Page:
benefits outweigh the risks? Esther Williams reports
No more pauses for HRT users
Most gynaecologists in Sri Lanka recommend
HRT (Hormone Replacement Therapy) to prevent osteoporosis, coronary
heart disease, night sweats and vaginal dryness, especially for
women who feel the ill-effects of menopause very strongly. After
a two-three month trial period, if a woman feels a change for the
better, she is advised to take it for longer. Effects can apparently
be seen in 2-3 weeks.
progesterone are given to patients in certain combinations depending
on their age. For those in pre-menopause, who are still menstruating,
but irregular, oestrogen is given together with progesterone so
that women shed their womb lining once a month. For those who are
well into menopause, say after two years, they are given a different
dose so they don't shed their lining. When the womb has been removed
or if a woman has a hysterectomy and the ovaries are also removed
(surgical menopause), they are given oestrogen alone.
with a strong family history of osteoporosis have to take precautions
by checking their bone mineral density in their 40s and 'fast bone
losers' should consult their doctors regarding the benefit of HRT
versus non-HRT medications to stop the bone loss. This will go a
long way in preventing fractures in old age. Those suffering from
vaginal dryness and recurrent urinary infections have the alternative
of using oestrogen-containing creams under medical supervision.
If it is a case of hot flushes and sweating, HRT may be used short
term to relieve women of extreme symptoms," gynaecologist Dr.
Nalini Prasad says. HRT can also improve physical appearance. With
the increase in the energy level, it can reduce wrinkles and slow
down the aging process.
In the west,
many women take oestrogen to improve their sex lives. "For
without it you may have no sex life at all. When oestrogen levels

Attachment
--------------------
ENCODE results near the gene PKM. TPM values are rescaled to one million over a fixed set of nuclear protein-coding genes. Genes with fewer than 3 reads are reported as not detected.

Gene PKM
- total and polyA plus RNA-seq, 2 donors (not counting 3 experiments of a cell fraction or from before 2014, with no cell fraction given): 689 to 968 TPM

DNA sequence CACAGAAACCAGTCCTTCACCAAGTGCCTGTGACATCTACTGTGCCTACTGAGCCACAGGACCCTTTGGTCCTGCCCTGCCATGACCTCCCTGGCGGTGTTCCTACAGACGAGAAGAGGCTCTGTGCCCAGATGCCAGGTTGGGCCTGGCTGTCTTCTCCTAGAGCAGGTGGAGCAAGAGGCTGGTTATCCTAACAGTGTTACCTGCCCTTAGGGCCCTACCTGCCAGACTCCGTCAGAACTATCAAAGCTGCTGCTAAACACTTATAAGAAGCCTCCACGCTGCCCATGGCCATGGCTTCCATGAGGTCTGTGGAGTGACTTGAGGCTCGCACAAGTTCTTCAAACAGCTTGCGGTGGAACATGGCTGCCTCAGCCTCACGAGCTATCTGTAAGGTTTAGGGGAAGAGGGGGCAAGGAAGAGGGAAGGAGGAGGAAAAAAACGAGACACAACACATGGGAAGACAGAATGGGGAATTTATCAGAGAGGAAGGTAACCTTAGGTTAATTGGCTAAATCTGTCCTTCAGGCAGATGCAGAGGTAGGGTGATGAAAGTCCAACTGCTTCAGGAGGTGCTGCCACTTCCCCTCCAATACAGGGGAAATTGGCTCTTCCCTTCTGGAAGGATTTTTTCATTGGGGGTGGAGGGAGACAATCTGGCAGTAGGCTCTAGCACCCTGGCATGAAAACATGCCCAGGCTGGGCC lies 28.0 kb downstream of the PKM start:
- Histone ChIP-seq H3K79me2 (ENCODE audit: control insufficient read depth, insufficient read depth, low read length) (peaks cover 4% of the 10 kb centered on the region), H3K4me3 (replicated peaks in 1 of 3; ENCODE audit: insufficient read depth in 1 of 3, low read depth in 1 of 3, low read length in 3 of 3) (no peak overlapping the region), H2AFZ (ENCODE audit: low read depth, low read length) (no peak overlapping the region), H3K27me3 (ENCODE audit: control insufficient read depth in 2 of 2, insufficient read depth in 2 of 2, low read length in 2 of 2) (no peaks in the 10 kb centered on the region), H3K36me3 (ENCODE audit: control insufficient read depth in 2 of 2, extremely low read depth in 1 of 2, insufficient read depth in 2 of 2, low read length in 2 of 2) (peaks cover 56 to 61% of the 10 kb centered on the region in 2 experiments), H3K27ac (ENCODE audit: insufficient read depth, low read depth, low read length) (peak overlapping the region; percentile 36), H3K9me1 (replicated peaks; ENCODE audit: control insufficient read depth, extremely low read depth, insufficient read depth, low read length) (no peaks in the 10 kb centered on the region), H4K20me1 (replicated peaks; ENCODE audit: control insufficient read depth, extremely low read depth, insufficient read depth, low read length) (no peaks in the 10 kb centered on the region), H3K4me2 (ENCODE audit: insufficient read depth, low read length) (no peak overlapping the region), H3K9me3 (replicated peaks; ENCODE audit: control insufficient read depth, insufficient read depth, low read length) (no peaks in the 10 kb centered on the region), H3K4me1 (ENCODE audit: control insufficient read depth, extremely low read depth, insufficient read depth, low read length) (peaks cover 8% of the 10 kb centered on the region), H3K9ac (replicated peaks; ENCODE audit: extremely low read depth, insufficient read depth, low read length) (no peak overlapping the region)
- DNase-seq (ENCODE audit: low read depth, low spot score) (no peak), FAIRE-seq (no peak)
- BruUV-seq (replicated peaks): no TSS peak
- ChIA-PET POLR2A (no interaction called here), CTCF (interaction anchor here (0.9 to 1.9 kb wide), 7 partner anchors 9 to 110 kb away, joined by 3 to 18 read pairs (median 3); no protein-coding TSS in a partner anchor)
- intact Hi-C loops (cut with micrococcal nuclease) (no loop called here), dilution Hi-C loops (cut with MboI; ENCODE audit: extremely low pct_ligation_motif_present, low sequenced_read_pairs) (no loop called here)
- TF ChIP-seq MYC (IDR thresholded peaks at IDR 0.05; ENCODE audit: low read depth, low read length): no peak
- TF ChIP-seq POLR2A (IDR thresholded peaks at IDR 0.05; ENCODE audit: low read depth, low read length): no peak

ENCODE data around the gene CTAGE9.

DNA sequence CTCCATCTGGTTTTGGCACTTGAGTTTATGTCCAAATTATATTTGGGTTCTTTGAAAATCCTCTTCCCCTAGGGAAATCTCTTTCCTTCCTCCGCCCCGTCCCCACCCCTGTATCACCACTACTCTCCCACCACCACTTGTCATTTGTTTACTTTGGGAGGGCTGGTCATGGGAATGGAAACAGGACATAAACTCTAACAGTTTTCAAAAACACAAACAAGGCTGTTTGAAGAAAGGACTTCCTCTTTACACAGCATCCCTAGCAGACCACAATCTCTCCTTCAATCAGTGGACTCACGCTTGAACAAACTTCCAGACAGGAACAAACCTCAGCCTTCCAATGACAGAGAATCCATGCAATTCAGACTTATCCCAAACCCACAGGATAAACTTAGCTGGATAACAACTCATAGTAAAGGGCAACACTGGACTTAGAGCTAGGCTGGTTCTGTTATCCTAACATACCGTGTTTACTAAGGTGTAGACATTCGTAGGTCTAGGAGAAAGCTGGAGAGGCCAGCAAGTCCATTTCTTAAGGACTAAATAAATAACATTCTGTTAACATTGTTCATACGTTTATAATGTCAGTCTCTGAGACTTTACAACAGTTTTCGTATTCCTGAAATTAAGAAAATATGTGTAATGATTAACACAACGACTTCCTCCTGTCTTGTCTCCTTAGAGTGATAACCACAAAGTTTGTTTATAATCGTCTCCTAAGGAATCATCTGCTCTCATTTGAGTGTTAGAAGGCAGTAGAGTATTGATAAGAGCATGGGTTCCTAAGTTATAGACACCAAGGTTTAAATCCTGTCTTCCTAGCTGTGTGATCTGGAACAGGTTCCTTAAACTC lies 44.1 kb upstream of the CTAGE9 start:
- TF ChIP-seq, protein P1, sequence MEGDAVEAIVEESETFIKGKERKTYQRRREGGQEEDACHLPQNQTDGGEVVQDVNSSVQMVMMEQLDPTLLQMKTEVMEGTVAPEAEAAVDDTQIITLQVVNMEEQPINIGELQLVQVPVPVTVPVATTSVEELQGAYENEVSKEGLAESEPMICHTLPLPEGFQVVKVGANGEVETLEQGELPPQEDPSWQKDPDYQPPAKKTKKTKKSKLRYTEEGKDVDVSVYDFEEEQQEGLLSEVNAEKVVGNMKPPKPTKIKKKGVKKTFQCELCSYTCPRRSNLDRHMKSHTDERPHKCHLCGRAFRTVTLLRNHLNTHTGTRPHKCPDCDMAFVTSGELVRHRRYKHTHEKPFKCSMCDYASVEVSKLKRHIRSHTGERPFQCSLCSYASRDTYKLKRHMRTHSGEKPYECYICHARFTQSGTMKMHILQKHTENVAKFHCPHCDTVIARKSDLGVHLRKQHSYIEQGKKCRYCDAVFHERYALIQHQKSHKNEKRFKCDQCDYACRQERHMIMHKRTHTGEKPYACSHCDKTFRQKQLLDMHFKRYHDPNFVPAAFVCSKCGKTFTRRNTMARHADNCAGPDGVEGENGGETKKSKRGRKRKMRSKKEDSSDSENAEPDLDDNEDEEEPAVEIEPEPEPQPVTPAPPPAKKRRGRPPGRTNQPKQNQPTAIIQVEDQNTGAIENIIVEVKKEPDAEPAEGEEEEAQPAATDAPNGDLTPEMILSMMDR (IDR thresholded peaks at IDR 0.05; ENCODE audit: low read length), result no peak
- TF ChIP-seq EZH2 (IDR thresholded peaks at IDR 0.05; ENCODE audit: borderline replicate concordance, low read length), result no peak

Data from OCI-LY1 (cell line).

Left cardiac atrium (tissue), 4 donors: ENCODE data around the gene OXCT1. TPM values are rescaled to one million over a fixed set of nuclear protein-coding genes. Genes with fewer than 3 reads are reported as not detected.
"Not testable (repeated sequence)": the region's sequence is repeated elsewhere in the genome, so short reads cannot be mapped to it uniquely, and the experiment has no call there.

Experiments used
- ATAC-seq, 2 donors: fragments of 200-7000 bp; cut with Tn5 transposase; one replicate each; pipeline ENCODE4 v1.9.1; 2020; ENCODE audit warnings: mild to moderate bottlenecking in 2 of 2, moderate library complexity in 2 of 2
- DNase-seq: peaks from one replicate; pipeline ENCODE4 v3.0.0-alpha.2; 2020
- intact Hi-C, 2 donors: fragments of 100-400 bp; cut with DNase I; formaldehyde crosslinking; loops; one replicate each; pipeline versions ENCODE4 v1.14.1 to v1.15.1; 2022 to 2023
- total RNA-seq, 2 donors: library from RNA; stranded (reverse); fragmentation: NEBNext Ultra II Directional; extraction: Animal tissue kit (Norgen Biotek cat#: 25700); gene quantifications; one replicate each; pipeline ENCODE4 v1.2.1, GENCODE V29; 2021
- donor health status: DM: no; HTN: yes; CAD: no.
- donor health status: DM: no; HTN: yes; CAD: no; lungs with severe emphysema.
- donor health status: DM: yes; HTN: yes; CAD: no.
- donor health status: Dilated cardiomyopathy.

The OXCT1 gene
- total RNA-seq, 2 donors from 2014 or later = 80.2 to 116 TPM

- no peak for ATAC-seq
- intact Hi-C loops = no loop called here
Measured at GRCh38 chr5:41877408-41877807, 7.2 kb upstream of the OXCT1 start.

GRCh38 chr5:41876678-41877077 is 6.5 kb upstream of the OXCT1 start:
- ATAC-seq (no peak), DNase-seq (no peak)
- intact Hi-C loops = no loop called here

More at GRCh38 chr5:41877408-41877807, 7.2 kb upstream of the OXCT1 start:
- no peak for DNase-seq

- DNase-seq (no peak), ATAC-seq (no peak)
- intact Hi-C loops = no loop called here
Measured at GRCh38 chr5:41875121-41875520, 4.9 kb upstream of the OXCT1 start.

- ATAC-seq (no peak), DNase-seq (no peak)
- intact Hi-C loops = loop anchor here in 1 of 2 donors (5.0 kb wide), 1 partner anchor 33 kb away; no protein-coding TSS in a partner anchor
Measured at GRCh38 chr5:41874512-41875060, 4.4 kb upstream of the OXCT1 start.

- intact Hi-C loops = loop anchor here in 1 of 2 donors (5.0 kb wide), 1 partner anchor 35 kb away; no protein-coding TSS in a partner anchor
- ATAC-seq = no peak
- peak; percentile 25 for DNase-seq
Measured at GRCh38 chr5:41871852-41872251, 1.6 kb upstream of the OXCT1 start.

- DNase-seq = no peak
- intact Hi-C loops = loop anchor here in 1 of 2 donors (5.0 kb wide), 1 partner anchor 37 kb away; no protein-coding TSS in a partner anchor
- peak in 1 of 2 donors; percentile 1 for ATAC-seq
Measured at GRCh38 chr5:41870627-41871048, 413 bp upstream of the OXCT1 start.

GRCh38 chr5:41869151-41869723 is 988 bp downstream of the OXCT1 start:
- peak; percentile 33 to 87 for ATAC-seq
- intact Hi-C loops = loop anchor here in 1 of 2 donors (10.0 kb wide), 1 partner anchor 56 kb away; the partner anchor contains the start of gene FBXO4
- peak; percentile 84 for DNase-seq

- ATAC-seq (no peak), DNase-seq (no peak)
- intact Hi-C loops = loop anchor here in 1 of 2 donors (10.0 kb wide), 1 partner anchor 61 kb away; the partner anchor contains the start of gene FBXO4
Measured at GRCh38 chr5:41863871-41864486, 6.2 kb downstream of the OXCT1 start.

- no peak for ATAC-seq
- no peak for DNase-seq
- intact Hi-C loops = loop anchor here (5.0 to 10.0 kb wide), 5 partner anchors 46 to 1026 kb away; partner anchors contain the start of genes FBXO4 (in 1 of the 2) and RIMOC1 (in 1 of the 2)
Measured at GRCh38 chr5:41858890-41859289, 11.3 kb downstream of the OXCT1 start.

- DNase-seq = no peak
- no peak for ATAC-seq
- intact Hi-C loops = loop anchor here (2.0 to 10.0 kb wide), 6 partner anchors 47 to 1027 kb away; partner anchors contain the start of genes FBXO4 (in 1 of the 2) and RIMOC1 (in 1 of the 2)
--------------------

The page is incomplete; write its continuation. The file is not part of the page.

drop, the vagina reverts to its prepubescent shape - narrower, short,
dryer, less elastic, thin walls that tear easily and are prone to
infection," states a report. There are two kinds of oestrogen
- plant and animal. Hormones can come in the form of capsules, which
are taken orally or in the form of pellets, which are implants that
have to be inserted into the bottom. HRT is also available in the
form of injections, transdermal patches, oestrogen gels, vaginal
creams and rings. The benefits from these, however, are less compared
to hormones administered orally.
on HRT may find that they put on weight while others may develop
HRT is expensive.
It costs around Rs. 800 for a month's course. The decision should,
therefore, be left to the individual who should take every effort
to educate herself on the therapy and its effects.
should discuss with her doctor the rationality and applicability
of HRT, which will differ from person to person. With oestrogen,
there is no doubt of a woman's wellbeing and a better quality of
life, says Professor Harsha Seneviratne.
to take HRT or not will have to be taken by the woman concerned
after discussion with her medical practitioner. Specialists come
into the scene for more complicated issues that have to sorted out
in the beginning if tests show any abnormality.
There are a
wide range of preparations available even for those who do not want
to take HRT. Alternative medicine is being developed. Plant oestrogens
and other preparations can to a certain extent counteract the effect
of lack of oestrogen.
advice to all is to have better eating habits giving preference
to natural foods. The diet in our country is different from the
west. The recent diet change to fast foods and other bad food habits
has to be reversed. People should get back to their natural diet,
When you should
say NO to HRT:
contra-indicated in those with cancer, abnormal bleeding, liver
diseases, thrombo-embolism (clotting problem) and migraine head